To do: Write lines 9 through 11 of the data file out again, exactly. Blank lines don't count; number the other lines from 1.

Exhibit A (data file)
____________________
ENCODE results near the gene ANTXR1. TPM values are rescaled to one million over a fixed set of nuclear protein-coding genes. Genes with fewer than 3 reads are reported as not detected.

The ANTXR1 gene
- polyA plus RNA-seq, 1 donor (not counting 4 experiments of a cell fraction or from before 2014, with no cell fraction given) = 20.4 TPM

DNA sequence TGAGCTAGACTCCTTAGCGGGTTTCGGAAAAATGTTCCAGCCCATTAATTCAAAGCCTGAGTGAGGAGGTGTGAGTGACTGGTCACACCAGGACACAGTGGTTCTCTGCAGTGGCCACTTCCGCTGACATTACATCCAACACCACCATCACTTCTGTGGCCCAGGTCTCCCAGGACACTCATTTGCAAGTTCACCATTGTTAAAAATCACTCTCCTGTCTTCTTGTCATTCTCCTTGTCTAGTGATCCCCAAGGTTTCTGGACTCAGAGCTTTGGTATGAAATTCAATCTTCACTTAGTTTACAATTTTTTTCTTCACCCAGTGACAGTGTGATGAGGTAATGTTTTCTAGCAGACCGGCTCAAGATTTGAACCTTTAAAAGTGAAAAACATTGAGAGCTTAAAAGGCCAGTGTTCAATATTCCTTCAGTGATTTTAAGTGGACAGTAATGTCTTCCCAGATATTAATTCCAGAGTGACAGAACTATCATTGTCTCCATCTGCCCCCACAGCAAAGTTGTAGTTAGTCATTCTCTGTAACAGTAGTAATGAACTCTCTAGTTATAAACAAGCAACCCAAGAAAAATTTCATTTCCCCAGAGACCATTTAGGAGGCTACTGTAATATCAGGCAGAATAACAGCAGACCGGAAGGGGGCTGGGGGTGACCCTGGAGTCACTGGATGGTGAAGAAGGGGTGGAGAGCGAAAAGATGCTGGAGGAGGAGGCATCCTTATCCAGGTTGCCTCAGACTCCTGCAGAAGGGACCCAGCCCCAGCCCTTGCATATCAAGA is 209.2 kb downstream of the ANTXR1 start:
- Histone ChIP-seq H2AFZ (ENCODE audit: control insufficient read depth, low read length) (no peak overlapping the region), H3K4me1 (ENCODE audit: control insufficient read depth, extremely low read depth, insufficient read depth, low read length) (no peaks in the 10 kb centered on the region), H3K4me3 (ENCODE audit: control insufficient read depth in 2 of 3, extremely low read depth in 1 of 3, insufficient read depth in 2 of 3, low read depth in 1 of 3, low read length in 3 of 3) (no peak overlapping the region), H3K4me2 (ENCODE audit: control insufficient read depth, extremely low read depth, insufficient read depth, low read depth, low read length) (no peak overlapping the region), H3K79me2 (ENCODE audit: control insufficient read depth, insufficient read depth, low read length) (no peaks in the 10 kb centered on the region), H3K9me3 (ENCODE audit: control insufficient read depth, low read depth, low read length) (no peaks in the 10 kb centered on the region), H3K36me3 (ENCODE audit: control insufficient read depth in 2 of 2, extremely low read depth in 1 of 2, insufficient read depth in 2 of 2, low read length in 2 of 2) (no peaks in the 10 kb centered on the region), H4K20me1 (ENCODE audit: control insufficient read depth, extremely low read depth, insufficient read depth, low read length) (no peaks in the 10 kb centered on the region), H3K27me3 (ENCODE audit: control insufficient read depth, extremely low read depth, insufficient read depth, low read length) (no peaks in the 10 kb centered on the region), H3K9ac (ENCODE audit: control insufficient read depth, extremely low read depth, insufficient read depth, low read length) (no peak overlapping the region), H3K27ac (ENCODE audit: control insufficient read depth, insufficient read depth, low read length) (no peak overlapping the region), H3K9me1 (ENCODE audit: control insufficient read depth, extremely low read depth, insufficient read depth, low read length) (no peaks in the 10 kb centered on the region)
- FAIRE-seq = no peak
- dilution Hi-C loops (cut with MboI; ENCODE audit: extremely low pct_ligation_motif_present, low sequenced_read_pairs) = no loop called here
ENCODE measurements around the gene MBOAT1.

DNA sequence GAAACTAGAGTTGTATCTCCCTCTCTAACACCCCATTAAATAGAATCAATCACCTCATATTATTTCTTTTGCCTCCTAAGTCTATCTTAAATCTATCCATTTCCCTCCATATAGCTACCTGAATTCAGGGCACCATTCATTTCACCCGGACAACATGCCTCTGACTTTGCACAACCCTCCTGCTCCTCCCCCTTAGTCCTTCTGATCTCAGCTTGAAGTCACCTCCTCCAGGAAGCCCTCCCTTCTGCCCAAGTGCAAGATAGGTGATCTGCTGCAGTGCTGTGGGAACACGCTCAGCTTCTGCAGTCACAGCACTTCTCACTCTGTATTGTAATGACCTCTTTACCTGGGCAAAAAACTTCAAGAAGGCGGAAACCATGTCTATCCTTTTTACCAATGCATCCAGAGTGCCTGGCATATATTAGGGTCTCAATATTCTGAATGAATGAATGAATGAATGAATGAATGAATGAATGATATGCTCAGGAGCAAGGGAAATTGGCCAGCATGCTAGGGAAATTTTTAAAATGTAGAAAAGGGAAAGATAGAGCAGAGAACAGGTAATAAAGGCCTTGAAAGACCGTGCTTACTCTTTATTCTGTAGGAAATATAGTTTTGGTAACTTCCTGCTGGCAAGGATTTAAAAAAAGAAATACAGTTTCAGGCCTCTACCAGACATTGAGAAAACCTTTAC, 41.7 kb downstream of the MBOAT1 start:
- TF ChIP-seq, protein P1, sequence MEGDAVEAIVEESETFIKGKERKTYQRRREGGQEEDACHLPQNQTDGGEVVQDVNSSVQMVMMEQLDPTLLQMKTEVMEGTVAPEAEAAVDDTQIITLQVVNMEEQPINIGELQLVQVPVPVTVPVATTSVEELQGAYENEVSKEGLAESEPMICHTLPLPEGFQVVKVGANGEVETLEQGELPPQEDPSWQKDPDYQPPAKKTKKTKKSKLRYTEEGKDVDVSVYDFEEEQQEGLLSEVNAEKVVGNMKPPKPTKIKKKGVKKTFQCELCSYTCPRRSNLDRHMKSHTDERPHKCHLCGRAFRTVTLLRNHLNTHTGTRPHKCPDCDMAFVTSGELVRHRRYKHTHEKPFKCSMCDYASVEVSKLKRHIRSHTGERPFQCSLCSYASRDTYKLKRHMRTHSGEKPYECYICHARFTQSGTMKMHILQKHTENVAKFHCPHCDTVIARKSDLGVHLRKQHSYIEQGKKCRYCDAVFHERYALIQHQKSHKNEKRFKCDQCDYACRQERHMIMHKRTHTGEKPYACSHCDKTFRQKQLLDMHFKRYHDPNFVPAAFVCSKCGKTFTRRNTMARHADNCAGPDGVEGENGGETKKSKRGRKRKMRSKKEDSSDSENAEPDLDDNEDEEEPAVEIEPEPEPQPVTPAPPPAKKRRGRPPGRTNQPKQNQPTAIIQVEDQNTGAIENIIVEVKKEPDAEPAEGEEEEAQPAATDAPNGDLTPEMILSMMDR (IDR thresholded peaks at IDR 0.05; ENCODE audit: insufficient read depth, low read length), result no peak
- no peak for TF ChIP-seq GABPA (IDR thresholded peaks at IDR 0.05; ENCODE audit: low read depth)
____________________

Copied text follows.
DNA sequence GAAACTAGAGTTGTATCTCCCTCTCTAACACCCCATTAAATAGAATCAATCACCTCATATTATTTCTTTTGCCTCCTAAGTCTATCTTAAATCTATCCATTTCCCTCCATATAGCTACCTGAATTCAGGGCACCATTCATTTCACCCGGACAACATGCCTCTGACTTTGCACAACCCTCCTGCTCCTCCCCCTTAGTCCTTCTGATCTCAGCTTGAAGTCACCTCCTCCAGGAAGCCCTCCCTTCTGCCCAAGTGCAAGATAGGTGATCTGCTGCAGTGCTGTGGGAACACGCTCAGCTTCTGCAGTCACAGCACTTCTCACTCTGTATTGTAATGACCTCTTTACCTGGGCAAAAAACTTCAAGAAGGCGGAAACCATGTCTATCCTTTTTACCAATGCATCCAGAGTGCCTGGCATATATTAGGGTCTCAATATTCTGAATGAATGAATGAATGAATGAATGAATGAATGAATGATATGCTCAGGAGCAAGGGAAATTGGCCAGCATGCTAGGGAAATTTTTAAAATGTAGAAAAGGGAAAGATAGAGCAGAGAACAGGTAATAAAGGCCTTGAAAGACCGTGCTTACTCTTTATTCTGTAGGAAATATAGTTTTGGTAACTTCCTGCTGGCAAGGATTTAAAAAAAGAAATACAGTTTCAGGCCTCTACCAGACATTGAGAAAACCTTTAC, 41.7 kb downstream of the MBOAT1 start:
- TF ChIP-seq, protein P1, sequence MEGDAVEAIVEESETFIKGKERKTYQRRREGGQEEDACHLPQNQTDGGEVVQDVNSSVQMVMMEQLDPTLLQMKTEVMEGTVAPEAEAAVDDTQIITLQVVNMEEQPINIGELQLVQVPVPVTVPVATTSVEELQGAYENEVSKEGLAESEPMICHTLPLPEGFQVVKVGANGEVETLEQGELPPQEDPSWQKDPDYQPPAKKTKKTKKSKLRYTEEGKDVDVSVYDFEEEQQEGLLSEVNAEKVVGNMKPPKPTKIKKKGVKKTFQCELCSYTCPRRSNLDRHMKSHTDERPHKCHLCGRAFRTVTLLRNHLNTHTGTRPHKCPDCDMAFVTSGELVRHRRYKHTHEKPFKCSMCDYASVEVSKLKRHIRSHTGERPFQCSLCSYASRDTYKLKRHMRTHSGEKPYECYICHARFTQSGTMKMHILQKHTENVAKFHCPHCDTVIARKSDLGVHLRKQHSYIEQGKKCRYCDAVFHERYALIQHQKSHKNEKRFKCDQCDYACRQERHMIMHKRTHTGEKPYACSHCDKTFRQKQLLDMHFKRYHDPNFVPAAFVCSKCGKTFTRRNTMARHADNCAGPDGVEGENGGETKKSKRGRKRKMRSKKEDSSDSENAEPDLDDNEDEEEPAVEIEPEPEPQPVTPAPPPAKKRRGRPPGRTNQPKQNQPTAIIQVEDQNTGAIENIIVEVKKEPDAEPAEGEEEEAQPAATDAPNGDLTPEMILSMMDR (IDR thresholded peaks at IDR 0.05; ENCODE audit: insufficient read depth, low read length), result no peak
- no peak for TF ChIP-seq GABPA (IDR thresholded peaks at IDR 0.05; ENCODE audit: low read depth)